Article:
On 8 January 2018, I noticed a large bunch of purple balloons in a tree near my apartment building. I know this was the date because it is the day my children returned to school after the winter break, and the tree in question is one we pass on our walk to the subway. I’ve described it as a ‘bunch’ and so you may be picturing the traditional, upright arrangement featured, for example, in the movie Up. If you are picturing that, I appreciate your sense of scale, but the shape is wrong. This was a very large arch, perhaps six feet across, though accurate measurement was impossible from the ground as the balloons were stuck between the third and fourth stories of the building behind it. Many white and silver party ribbons were attached to either end and so my guess, given the time of year and the color scheme, is that it was a decoration loose from a New Year’s Eve celebration somewhere nearby.

The six-foot purple balloon arch was one of the largest things I’d ever seen stuck in a tree, and I was pretty sure it would dislodge itself, one way or another, soon.

It didn’t.

During the weeks when the balloons still loudly bumped around in the wind, I would stand beneath the tree to see if anyone walking by noticed them. No one did. It seemed everyone was busy with a small child or on their phone. So as the balloons wilted from shiny and bouncy to something darker and more sinister, I began taking pictures of them. Not every day, but often, usually on my way home after dropping off my children. I had to stand in front of a small cafe to do this, or across the street near an urban park. Once I stood on a construction barrier in the street.

I thought someone might ask what I was doing, and I imagined the sense of dismay this person and I would share when I explained that the very large purple balloon arch stuck in that tree – Oh, you haven’t noticed? It’s been there three months! – would probably now be there forever. But no one asked me.

I suppose I’ve been noticing things in trees since May 1993. That is the month I graduated from college and moved to New York City. It is also the month Ian Frazier published the first of his ‘Bags in Trees’ essays in the New Yorker, though the first had the broader, more visceral title, ‘Stuck in Trees’.

By May 1994, Mr Frazier and his friends, all of them originally from the Midwest, had developed the ‘snagger’ and were spending weekends clearing trees of plastic bags (‘Bags in Trees II’). I was still a lowly publishing assistant. But I was also a transplanted Midwesterner, and I took heart in our geographical kinship and hoped it meant that I, too, was destined for greater things.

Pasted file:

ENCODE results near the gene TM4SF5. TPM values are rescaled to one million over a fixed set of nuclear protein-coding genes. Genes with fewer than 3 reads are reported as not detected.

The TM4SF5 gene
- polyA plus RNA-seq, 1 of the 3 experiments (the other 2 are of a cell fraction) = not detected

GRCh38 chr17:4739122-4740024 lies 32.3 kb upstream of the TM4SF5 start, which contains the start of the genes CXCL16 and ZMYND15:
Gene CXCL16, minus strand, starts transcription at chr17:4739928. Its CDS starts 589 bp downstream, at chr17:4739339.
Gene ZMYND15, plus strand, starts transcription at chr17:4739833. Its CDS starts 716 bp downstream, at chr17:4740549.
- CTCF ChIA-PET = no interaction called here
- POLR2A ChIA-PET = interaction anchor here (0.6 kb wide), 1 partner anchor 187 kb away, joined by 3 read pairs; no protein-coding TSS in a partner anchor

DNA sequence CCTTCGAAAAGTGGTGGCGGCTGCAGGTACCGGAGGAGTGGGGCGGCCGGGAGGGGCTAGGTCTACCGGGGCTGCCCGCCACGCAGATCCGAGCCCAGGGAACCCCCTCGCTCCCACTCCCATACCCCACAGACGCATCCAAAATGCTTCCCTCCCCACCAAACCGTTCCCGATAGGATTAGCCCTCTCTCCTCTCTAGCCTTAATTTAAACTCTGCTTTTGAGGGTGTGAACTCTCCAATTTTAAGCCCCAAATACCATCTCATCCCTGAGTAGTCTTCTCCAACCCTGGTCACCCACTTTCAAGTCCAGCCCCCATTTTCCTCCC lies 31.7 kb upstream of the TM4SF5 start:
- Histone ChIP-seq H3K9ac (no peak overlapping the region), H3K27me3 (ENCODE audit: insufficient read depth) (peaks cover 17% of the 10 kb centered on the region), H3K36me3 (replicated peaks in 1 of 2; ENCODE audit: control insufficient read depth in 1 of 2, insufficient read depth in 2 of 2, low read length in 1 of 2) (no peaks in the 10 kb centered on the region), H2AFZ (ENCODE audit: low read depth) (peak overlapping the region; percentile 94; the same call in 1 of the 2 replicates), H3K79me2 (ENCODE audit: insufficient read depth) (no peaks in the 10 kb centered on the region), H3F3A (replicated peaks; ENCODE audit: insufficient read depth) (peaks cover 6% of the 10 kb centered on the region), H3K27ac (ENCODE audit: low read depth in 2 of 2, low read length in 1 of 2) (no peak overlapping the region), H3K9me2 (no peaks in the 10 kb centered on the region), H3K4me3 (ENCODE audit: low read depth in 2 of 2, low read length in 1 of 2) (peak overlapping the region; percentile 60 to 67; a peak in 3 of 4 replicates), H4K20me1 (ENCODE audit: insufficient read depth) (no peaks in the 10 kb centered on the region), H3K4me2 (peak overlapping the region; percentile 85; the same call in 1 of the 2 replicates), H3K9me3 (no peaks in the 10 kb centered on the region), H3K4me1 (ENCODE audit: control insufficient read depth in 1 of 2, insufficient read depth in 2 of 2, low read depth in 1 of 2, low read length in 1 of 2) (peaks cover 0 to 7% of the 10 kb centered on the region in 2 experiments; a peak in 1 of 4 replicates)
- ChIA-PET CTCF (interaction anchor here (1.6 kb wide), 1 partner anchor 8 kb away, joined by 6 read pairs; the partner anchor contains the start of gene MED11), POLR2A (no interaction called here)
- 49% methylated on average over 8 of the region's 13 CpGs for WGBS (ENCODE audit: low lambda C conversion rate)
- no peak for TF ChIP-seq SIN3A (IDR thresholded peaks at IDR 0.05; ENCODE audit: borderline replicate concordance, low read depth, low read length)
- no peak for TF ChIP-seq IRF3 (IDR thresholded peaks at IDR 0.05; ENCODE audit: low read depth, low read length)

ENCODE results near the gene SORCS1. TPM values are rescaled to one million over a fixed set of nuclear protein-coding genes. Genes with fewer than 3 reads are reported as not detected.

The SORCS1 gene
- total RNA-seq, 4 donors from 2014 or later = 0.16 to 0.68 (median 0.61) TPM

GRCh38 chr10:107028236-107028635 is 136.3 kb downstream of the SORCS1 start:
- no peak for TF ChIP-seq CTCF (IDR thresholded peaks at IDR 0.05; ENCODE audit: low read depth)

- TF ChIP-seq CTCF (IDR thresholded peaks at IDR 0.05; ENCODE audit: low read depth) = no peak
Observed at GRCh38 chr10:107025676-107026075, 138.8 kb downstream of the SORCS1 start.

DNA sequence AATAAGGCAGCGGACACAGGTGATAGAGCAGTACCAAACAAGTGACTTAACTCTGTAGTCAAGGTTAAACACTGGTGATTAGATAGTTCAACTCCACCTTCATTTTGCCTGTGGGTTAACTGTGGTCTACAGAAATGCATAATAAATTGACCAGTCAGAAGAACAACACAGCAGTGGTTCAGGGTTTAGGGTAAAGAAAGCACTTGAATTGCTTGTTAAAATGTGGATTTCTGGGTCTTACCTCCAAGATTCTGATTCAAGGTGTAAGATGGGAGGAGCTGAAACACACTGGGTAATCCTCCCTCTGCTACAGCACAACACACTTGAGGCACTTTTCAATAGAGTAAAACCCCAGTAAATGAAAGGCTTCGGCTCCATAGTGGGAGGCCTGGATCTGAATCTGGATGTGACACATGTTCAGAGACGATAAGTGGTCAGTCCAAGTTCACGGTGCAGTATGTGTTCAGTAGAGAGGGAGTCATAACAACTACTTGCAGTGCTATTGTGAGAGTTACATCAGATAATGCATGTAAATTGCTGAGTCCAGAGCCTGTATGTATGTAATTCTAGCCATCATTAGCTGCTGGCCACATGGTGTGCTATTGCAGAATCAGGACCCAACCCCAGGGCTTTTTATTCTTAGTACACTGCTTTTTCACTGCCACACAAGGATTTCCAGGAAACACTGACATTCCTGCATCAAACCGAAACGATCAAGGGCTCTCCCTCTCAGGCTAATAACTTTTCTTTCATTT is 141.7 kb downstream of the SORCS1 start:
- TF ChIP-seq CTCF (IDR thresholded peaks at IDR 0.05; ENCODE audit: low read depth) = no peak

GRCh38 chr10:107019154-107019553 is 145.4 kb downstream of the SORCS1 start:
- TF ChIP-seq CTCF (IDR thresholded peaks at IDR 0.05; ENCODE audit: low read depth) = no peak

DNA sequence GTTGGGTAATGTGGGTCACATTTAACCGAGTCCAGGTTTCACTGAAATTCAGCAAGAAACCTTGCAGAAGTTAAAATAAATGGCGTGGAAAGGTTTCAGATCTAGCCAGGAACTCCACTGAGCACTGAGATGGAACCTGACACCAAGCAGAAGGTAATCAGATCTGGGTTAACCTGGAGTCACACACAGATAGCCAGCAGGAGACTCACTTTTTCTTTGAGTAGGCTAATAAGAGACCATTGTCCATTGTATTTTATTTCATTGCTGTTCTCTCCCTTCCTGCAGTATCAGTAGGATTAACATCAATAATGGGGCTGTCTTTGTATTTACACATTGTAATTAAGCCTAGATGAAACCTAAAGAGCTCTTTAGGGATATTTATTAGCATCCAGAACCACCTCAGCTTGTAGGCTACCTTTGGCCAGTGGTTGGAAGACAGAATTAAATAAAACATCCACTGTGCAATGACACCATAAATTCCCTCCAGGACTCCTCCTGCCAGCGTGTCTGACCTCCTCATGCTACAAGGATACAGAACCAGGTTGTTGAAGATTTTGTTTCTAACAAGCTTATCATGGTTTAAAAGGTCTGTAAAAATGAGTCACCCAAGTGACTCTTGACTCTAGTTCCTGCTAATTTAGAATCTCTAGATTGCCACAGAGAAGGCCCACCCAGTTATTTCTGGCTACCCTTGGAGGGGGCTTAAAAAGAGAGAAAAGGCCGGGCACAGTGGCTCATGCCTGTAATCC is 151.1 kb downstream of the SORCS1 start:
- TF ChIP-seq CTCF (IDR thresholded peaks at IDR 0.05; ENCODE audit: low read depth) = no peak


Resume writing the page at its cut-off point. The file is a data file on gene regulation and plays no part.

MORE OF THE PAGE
I left New York City in 1995 but moved back in 2007, and it was immediately obvious that Mr Frazier and his by then patented snagger had not solved the debris-in-trees problem. If anything, it was worse. Here is a list of the most common items I’ve seen in addition to plastic bags: shoes, men’s ties, tarps, balloons and umbrellas.

And here are two of the most unusual: a door and a coffee cup. To be fair, the door was not in New York, it was in a tree in Chicago (the writer Allison Lynn alerted me to it).

The difference between Mr Frazier in 1993 and me is that I have Instagram. He and his friends invented a tool and tried to do something productive with it. I just take pictures. In the age of social media, taking pictures counts as doing something. Or so I tell myself. Perhaps my ‘friends’ are not inventive co-conspirators like Mr Frazier’s, but they seem to agree in spirit with my position on all things #stuckintrees.

 

 

By January 2019, the purple balloons had become nothing but tight dark bands around the branches and a mass of hopelessly tangled ribbon. It looks like a giant cobweb and sometimes glints ominously in the sun. I try not to look.

But on the morning of 5 February 2019, in the tree next to the one with the remnants of the purple balloons, I spotted something new.

‘Wait, what is that?’ I cried.

My children tried to get me to cross the street early, before I could see better, but I resisted.

The item was a coffee cup, the paper kind that comes from a deli, with a flat white top. The drinking spout had been ripped off, so presumably the beverage was finished, or at least partially consumed, before its flight into the tree. Without anything like the tenacity of ribbon or the handle hooks of plastic bags, I was sure it wouldn’t last.

I was wrong.

I posted pictures on Instagram and toward the end of the second month, I wrote, ‘Friends, I don’t know what to say. The coffee cup is still there. In the past couple of weeks, we have had a snowstorm and a day of 50mph gusts. There are forces at work here I don’t understand.’

Ed Park responded with a joke that just might have brought me as much joy as an afternoon of clearing bags brought Mr Frazier during his snagging days: ‘Have you ever wondered if it’s the tree that has attached itself to the cup? – Basho’

I would love this story to end with an encouraging message about how I’ve taught my children to look up, or news of the neighborhood clean-up crew inspired by my Instagram advocacy, but it doesn’t. It just ends with me wondering about the door, the sofa, and the coffee cup along with some of the things I learned from Peter Wohlleben’s The Hidden Life of Trees, such as how trees can make friends, and protect offspring, and plan for the future. Are the trees gathering what they need? Have they finally had enough and are somehow planning to leave us behind?

I wouldn’t blame them.

 

 

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Photographs courtesy of the author 

Jonathan Levi | Interview
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